• Plant paperwhite narcissus bulbs in a shallow container of soil or gravel. They need no special cold treatment, only a steady supply of moisture. Keep the container in bright sunlight. You might have to stake or tie flowering stems upright if they grow too floppy. These delicate little flowers send out a fragrance that will permeate your home.

    • If outdoor plants dry out during the winter, the foliage can be damaged. Water plants in late summer and fall, especially if rain has been less than normal, and on warm winter days if soil is dry.

    • Norfolk Island pine, a popular houseplant, can work well as a small, table-top Christmas tree. Keep it in a sunny window and allow the soil to dry a little between thorough waterings. Use tiny, lightweight decoration, including lights that don't give off much heat.

    • Ideally poinsettias need daytime temperatures of 60 to 70įF and nighttime temperatures no less than 55įF. High temperatures will shorten the plants life

    • Decrease water and fertilizer on Christmas cactus if the buds are developing. To prolong the colorful bracts on poinsettias, keep them where temperatures don't exceed 70 degrees (F) during the day or drop below 65 degrees at night. Keep potted amaryllis in a cool (60 degrees) shaded location until buds open. Then move it wherever you like. Cyclamen prefer cool temperatures, so keep them back from south-facing windows that heat up during the day. Cyclamen also prefer even moisture, so donít allow to wilt and definitely donít keep too wet or they may rot.


      Amaryllis tip sheet

      Cyclamen tip sheet

      Paperwhite narcissus tip sheet

      Christmas Cactus tip sheet

      Kalanchoe tip sheet

    Shrubs and Trees and Garden Care:

    • To prevent sunscald (winter sunburn on bark) and frost cracking on young, thin-barked trees, such as maples, wrap the trunks with tree wrap or paint the south- and southwest-facing sides of the trunk with white, outdoor, latex paint. This will reflect the warming rays of the sun so the tree bark doesn't heat up on winter days, only to be suddenly cooled when the sun sets and the temperature plummets

    • Prevent salt damage along sidewalks and driveways. Do not shovel salt laden snow onto the turf. Kentucky bluegrass is very sensitive to salt damage. Try using calcium chloride based de-icers, sand or kitty litter

    • Apply a two to four inch layer of mulch over perennials when the ground starts to freeze. This will help to prevent heaving of the plant out of the ground during warm spells.

    • If you have hollies, boxwoods or other evergreens, now is a fine time to trim or prune them for holiday decorations. (Don't prune or trim any shrubs that flowers in the spring, like azaleas or forsythia, or you'll be trimming away the part that would have flowered in the spring.) Also, thin whispy growth that might be broken by ice and wet snow can be pruned from shrubs like butterfly bush, roses, annabelle hydrangea etc..

    • Protect evergreens from harsh winter winds by building a simple windscreen. Position the posts on the sides most prone to winds (generally the west and north) and wrap with burlap. Don't use plastic as this will heat up, causing the plants to fry on sunny days. Continue to water evergreens until the ground freezes.

    • Commercial tree guards or protective collars made of 18-inch high hardware cloth will prevent trunk injury to fruit trees from gnawing rabbits and rodents.

      Click here for more info


    Pond Care:

    • Now that the leaves are off the trees, clean fallen leaves from your pond and consider a pond de-icer if you have fish. If you pond's surface is frozen over, Do Not break the ice, doing so could harm your fish. Instead, use warm water to melt a hole in the ice or use a Pond De-icer to keep a hole open.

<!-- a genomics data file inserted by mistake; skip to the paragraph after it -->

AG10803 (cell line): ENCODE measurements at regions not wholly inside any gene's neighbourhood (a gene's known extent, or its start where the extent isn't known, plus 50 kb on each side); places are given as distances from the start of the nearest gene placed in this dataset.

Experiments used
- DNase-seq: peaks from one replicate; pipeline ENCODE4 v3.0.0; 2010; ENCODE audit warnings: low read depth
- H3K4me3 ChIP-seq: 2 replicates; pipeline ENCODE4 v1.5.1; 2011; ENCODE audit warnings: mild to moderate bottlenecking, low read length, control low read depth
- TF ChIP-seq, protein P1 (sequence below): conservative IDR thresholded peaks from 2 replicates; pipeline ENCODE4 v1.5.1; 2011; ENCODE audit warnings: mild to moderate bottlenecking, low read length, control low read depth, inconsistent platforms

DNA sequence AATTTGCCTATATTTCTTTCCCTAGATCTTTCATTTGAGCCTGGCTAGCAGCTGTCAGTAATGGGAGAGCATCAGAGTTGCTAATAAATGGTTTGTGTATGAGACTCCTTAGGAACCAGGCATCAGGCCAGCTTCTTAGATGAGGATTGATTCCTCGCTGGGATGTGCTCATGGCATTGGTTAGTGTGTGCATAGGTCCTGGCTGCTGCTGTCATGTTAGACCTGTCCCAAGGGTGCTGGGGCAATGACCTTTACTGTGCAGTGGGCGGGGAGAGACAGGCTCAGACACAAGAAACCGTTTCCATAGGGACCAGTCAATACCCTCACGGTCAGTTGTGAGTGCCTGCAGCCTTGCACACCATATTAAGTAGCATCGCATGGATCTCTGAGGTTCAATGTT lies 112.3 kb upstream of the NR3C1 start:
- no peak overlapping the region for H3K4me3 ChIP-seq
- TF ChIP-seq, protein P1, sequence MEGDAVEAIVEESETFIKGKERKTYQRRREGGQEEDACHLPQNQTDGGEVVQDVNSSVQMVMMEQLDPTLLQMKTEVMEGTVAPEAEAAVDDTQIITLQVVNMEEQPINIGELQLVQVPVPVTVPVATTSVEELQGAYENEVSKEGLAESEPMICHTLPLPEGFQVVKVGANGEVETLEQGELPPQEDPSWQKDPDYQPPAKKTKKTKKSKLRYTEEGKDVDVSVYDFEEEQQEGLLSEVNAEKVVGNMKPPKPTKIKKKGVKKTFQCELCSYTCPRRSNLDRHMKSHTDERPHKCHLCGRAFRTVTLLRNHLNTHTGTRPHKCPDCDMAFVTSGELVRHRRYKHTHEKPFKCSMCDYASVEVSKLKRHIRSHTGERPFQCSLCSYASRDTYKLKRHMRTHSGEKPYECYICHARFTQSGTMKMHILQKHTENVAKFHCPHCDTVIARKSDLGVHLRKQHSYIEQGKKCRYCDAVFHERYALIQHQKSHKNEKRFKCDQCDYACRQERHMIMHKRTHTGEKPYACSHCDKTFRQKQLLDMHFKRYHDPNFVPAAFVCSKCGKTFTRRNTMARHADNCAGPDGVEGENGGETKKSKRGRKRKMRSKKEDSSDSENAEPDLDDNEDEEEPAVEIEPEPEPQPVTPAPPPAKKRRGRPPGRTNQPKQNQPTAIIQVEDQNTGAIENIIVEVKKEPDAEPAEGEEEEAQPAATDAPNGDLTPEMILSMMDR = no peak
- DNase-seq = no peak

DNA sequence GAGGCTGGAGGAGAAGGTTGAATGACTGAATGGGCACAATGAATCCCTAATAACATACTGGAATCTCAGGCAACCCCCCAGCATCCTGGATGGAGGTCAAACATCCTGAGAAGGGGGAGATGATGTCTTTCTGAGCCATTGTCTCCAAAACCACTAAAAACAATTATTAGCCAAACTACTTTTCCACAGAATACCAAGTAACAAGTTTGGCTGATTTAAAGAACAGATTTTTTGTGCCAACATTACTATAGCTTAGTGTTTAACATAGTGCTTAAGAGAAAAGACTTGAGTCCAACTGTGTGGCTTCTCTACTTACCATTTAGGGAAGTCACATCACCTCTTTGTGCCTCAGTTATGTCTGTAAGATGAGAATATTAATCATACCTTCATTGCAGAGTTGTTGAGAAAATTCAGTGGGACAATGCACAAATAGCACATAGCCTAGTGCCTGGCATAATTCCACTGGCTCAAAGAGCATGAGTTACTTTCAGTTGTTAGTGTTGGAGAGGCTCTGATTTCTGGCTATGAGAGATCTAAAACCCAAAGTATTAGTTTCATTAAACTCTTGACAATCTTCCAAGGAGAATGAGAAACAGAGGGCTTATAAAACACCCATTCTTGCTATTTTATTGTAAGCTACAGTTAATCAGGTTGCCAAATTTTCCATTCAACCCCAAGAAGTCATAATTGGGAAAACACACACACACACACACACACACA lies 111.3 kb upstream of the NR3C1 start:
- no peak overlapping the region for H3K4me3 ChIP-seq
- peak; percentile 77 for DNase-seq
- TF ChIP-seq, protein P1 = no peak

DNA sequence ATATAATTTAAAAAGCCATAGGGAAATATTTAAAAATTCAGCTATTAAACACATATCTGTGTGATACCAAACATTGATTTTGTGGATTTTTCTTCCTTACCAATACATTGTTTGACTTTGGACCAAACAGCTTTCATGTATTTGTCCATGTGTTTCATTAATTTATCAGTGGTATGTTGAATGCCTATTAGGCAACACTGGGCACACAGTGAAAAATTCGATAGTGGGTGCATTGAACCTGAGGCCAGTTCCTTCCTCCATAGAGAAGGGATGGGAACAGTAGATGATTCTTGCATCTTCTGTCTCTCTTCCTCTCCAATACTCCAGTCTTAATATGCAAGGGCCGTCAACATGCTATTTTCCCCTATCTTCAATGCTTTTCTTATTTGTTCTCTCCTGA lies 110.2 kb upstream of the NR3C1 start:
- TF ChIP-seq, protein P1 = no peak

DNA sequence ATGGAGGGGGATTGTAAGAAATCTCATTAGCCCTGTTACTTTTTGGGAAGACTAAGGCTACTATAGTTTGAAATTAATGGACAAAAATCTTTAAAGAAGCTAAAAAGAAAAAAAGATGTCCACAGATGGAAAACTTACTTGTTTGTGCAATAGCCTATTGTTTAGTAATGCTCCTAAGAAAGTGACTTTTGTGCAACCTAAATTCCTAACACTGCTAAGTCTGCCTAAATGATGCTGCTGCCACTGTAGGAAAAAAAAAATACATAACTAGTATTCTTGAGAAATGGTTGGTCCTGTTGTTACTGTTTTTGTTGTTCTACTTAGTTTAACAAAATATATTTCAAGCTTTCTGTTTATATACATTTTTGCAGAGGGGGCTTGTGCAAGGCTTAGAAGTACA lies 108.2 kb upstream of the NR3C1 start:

• If you turn pumps and filters off for the winter, be sure to drain all the connected plumbing. External filters, UV's, and external pumps will also need to be drained to prevent damage.

    • Consider adding artificial plants to your water garden for a splash of color during these months that are too cold for live plants.

    • Warm spells throughout the winter may tempt you to offer food to your fish. It is much safer for the fish to avoid this temptation; fish cannot properly digest food when the water temperature is below 50 degrees Fahrenheit.


    Garden Critters:

    • This is a good time to stock up on birdseed for the winter. Black oil sunflower seed is preferred by most species although you might want to provide niger or thistle seed for finches and suet for woodpeckers and chickadees. Blue jays (and squirrels, too) like corn--shelled, cracked, or dried on the cob. Provide a source of water, if possible, preferably a heated bird bath with covered heating element and an automatic shut-off valve or heat cycling on-off switch. The first protects the birds from injury to their feet, the second will prevent damage to the birdbath if goes dry. Use a grounded, three pronged outlet to prevent the possibility of electrocution. Place a flat piece of shale over the heating element to will provide a warm rock for birds to perch on to rest or drink.

    • Clean your birdfeeders in preparation for the winter bird feeding season. Wash feeders with hot, soapy water and soak and rinse with a solution of one part liquid household bleach in nine parts of warm water. Clean feeders twice a month during the winter.

    • Most common birds will visit platform feeders. They are simple to build, or you can buy hopper-style feeders that can be suspended by a wire or placed on a pole. Juncos, white-throated sparrows, fox sparrows, and towhees prefer to feed on the ground. These species will feed on seed kicked off platform feeders by other birds or on feed placed on the ground for them

    • Hanging, tube-type feeders attract American goldfinches, chickadees, and a variety of other species. Tube feeders permit goldfinches to avoid competition with blue jays and grackles which take over platform feeders. Tube feeders will also attract pine siskins and red polls when they are in the area

      For more tips on feeding birds       Click here

      Bird feeding chart      click here

      Read about the mistletoe bird


    Monthly Garden Tips are sent out by Al Krismer Plant Farm by the 15th of each month. Previous garden tips are archived. Please go to our home page at for selection.


    The purpose of the website links and other news articles is to provide information to the reader and in no way implies a particular endorsement or recommendation of that particular website or any content or material within the website


    Contact Information


    phone: 513-385-3276